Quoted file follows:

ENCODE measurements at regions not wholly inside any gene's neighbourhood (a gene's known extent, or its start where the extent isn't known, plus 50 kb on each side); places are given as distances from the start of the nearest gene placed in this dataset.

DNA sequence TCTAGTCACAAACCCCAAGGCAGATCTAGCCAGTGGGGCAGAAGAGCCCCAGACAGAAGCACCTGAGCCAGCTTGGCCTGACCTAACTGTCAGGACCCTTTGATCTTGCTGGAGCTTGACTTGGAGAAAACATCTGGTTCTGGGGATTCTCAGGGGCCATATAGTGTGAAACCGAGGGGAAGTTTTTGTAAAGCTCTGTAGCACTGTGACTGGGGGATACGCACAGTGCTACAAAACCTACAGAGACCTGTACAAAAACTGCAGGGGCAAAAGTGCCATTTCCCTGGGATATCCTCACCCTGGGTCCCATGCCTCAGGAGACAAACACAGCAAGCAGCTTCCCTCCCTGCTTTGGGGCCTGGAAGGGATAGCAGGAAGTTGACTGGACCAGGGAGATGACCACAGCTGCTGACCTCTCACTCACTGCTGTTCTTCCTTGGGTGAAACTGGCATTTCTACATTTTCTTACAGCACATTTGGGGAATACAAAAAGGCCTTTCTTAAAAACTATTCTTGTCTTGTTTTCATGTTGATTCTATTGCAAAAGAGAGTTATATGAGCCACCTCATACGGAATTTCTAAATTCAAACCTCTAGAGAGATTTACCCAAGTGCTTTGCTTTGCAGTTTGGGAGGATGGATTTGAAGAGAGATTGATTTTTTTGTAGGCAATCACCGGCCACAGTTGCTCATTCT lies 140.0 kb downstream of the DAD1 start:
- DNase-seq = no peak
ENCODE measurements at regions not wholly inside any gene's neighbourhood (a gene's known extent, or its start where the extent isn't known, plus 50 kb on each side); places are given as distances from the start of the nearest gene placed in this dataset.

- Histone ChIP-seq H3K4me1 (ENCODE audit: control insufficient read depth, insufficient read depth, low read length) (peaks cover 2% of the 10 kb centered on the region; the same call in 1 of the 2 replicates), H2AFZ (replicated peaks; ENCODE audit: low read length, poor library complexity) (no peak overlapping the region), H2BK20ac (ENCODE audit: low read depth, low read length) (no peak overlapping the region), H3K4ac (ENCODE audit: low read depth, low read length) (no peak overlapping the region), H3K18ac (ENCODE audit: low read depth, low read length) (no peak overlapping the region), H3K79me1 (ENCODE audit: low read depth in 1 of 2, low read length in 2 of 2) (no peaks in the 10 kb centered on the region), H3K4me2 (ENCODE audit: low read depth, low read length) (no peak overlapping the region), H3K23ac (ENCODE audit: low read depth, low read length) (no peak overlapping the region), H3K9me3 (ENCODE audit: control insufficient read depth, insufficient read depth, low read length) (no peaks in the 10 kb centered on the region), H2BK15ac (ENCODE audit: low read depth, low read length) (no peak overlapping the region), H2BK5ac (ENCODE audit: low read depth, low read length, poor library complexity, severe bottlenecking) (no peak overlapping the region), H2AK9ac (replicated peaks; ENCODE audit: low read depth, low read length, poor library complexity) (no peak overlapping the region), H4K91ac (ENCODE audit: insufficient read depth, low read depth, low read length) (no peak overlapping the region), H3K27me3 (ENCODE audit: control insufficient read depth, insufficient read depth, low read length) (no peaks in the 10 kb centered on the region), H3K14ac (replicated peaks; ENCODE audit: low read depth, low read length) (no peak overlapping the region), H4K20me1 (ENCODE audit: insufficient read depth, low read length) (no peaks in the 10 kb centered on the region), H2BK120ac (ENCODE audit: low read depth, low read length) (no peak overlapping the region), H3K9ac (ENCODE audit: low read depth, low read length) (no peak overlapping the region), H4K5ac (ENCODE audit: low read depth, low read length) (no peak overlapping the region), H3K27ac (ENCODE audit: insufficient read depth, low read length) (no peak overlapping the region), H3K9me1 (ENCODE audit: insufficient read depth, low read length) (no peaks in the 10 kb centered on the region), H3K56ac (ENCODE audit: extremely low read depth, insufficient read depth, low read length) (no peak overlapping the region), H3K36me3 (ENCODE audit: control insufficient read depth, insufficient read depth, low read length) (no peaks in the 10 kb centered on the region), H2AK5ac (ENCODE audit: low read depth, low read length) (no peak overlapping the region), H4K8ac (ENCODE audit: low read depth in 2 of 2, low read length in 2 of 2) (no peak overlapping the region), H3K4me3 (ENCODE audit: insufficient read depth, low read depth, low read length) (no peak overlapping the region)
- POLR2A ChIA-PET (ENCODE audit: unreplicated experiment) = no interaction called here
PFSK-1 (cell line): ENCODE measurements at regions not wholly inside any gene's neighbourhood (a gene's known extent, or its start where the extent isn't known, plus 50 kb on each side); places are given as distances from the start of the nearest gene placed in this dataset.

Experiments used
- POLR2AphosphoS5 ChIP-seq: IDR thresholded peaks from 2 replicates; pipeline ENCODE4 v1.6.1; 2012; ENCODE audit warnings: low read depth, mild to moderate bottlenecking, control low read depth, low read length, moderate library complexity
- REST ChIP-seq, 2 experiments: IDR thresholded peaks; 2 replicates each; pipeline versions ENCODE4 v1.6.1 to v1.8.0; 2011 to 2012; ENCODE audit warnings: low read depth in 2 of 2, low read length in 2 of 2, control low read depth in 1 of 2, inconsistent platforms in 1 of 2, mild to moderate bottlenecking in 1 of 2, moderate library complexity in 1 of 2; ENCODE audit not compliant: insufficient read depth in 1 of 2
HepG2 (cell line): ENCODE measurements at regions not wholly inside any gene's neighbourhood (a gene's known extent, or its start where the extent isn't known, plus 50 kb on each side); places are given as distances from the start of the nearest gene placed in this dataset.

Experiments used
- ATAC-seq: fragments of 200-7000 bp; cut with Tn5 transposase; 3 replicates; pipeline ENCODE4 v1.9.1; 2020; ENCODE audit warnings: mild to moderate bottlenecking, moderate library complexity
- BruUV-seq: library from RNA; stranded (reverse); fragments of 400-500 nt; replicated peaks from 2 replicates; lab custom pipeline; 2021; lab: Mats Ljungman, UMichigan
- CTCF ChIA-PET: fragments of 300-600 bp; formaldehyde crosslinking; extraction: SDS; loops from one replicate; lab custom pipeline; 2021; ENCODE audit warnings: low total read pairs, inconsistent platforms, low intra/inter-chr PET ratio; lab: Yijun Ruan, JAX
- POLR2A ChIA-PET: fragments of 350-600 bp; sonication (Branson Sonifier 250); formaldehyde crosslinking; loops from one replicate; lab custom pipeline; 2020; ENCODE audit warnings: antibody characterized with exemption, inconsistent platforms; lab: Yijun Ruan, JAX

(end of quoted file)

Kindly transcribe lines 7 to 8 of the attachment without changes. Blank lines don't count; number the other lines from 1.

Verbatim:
PFSK-1 (cell line): ENCODE measurements at regions not wholly inside any gene's neighbourhood (a gene's known extent, or its start where the extent isn't known, plus 50 kb on each side); places are given as distances from the start of the nearest gene placed in this dataset.

Experiments used